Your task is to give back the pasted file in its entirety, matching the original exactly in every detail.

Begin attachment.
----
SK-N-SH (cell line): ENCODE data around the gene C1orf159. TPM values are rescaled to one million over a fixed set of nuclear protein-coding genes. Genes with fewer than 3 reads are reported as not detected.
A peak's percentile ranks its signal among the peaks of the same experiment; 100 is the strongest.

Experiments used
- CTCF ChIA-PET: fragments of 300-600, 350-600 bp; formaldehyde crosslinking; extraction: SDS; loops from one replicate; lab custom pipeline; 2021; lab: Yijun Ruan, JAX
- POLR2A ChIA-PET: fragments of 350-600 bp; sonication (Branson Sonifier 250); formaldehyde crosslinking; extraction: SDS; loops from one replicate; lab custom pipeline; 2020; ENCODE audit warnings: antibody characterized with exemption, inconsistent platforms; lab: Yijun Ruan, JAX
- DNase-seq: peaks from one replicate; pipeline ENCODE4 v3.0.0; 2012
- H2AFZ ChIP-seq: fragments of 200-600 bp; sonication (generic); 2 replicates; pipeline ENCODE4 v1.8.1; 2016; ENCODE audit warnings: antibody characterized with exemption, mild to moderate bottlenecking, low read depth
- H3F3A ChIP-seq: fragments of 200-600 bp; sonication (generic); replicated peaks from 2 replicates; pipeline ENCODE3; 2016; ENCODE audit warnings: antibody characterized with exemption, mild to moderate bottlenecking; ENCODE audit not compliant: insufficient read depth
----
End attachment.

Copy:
SK-N-SH (cell line): ENCODE data around the gene C1orf159. TPM values are rescaled to one million over a fixed set of nuclear protein-coding genes. Genes with fewer than 3 reads are reported as not detected.
A peak's percentile ranks its signal among the peaks of the same experiment; 100 is the strongest.

Experiments used
- CTCF ChIA-PET: fragments of 300-600, 350-600 bp; formaldehyde crosslinking; extraction: SDS; loops from one replicate; lab custom pipeline; 2021; lab: Yijun Ruan, JAX
- POLR2A ChIA-PET: fragments of 350-600 bp; sonication (Branson Sonifier 250); formaldehyde crosslinking; extraction: SDS; loops from one replicate; lab custom pipeline; 2020; ENCODE audit warnings: antibody characterized with exemption, inconsistent platforms; lab: Yijun Ruan, JAX
- DNase-seq: peaks from one replicate; pipeline ENCODE4 v3.0.0; 2012
- H2AFZ ChIP-seq: fragments of 200-600 bp; sonication (generic); 2 replicates; pipeline ENCODE4 v1.8.1; 2016; ENCODE audit warnings: antibody characterized with exemption, mild to moderate bottlenecking, low read depth
- H3F3A ChIP-seq: fragments of 200-600 bp; sonication (generic); replicated peaks from 2 replicates; pipeline ENCODE3; 2016; ENCODE audit warnings: antibody characterized with exemption, mild to moderate bottlenecking; ENCODE audit not compliant: insufficient read depth